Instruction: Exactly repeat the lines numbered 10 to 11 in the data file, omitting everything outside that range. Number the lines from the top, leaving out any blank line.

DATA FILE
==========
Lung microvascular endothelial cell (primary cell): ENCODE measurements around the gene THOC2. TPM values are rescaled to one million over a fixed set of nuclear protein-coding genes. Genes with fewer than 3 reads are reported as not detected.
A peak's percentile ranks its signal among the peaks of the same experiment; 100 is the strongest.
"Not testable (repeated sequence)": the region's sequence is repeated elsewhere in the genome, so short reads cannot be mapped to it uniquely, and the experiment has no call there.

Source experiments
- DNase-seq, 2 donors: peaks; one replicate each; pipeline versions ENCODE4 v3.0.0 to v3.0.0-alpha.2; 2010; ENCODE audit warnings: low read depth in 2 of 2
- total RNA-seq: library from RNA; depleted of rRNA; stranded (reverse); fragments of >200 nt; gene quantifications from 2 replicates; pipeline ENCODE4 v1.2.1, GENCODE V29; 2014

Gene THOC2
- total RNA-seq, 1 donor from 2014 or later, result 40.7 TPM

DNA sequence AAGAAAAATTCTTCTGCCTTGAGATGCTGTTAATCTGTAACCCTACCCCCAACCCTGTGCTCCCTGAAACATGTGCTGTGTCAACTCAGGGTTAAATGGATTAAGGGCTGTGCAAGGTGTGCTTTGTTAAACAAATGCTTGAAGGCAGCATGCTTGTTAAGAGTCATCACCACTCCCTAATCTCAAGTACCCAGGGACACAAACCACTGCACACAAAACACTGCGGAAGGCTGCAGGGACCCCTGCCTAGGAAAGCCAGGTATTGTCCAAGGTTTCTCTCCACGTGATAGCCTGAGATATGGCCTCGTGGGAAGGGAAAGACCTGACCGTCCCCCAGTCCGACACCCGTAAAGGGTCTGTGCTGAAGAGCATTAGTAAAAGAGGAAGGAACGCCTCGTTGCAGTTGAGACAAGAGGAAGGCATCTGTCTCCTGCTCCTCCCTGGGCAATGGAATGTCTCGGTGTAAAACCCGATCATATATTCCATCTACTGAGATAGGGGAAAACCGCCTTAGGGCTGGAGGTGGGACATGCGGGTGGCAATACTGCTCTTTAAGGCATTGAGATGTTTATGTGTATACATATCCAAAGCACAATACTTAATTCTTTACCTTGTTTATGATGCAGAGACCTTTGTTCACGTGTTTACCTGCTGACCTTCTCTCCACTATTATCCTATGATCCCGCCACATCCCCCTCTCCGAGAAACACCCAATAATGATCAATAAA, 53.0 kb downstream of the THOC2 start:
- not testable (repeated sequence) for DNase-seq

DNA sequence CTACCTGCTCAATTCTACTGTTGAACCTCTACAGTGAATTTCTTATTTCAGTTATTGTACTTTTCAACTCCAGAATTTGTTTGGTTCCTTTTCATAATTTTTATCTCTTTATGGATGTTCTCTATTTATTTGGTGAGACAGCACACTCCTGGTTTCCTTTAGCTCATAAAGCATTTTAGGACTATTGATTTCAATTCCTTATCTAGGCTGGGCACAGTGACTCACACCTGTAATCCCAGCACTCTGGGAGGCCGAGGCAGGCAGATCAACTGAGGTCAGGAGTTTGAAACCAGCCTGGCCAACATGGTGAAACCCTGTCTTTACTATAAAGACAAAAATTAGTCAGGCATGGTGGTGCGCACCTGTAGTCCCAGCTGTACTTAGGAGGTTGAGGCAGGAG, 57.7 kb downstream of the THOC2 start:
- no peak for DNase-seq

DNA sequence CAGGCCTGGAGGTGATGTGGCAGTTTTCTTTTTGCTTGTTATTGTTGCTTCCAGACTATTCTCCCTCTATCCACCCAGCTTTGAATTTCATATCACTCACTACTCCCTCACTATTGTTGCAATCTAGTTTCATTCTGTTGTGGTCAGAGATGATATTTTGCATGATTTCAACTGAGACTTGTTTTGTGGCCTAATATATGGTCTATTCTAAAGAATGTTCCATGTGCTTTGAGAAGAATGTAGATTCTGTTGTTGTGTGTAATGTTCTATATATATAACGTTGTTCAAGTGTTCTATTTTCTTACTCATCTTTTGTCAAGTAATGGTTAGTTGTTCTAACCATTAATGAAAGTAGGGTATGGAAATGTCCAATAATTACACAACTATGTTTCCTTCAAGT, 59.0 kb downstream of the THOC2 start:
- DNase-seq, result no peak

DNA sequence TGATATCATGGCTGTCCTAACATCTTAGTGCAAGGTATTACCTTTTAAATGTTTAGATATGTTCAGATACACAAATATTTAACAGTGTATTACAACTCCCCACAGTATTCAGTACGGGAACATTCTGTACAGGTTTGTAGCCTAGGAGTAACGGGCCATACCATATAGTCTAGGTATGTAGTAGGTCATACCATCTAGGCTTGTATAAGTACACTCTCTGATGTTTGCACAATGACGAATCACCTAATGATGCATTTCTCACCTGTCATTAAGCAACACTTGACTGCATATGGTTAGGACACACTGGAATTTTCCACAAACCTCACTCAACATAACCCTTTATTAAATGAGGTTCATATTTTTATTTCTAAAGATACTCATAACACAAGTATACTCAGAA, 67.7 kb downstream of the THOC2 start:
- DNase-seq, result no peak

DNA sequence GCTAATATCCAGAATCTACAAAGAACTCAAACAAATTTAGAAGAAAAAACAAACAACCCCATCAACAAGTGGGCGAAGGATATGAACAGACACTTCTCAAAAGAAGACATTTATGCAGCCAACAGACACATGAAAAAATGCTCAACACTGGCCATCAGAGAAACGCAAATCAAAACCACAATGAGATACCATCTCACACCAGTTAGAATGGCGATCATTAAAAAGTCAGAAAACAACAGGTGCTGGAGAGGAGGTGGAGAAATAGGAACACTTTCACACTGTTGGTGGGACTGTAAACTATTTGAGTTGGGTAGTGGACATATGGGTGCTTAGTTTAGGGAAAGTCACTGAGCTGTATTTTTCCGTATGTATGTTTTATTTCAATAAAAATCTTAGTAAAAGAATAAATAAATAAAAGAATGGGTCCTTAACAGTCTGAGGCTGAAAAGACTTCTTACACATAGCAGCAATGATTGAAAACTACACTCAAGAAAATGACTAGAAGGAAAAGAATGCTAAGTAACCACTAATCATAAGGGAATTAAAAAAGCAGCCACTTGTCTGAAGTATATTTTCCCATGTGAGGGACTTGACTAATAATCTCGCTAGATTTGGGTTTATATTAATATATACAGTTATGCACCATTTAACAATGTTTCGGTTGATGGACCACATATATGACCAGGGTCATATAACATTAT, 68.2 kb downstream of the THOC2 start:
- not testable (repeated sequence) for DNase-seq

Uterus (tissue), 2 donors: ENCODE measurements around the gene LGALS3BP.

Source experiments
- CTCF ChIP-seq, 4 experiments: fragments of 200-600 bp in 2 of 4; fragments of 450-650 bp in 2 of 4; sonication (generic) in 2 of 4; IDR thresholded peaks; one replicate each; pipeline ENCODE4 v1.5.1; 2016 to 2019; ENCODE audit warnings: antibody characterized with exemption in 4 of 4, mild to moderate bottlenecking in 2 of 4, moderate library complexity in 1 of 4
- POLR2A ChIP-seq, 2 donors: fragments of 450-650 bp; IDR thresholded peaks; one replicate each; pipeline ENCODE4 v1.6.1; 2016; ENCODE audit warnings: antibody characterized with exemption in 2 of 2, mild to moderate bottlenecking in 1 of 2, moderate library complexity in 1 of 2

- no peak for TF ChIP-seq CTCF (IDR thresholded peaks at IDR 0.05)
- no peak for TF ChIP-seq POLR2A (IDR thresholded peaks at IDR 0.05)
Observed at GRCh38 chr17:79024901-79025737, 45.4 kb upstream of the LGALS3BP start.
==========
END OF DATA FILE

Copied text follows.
- not testable (repeated sequence) for DNase-seq

DNA sequence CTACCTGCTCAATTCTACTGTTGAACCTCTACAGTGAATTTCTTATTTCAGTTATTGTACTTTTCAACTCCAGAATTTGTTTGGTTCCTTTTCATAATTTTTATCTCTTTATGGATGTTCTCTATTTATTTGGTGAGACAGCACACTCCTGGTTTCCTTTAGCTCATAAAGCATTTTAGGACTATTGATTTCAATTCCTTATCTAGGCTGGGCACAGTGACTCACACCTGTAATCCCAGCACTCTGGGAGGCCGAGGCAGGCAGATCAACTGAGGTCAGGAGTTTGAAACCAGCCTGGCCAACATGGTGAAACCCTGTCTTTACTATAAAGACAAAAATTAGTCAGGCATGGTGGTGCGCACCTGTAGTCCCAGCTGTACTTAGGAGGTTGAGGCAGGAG, 57.7 kb downstream of the THOC2 start: